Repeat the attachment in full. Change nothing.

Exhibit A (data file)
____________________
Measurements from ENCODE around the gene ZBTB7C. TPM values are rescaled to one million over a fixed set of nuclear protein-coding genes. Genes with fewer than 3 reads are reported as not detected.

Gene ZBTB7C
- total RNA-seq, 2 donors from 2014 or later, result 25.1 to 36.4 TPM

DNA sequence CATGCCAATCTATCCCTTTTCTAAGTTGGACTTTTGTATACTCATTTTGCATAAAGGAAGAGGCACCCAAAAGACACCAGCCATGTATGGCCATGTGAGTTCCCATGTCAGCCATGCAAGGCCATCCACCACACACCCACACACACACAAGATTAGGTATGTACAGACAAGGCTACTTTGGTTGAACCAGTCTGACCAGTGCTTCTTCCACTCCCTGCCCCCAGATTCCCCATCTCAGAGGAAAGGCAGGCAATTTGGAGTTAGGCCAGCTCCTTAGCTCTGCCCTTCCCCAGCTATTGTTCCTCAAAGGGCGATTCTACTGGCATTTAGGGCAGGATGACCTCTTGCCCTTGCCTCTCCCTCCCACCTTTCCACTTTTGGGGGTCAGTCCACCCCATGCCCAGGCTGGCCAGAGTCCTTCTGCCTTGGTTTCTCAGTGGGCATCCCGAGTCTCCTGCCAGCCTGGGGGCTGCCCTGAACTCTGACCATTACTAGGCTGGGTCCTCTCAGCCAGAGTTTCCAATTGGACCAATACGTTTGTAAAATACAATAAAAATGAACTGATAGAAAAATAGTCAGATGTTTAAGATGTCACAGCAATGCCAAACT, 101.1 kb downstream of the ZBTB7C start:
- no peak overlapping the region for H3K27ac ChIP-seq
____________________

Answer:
Measurements from ENCODE around the gene ZBTB7C. TPM values are rescaled to one million over a fixed set of nuclear protein-coding genes. Genes with fewer than 3 reads are reported as not detected.

Gene ZBTB7C
- total RNA-seq, 2 donors from 2014 or later, result 25.1 to 36.4 TPM

DNA sequence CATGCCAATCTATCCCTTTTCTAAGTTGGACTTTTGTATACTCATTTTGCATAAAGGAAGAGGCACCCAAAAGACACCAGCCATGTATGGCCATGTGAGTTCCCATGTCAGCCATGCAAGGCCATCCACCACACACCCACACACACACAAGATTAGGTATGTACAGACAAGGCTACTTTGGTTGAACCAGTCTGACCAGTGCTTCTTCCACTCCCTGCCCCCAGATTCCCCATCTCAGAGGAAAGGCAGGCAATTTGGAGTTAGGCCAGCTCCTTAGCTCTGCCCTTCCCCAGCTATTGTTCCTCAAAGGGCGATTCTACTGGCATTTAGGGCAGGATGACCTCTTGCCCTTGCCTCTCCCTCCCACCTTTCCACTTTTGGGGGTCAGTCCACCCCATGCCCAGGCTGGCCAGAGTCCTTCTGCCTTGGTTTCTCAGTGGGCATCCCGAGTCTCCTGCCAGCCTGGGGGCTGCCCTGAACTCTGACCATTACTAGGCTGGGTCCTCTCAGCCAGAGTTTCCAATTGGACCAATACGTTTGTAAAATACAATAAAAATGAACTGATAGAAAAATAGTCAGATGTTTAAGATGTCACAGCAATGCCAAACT, 101.1 kb downstream of the ZBTB7C start:
- no peak overlapping the region for H3K27ac ChIP-seq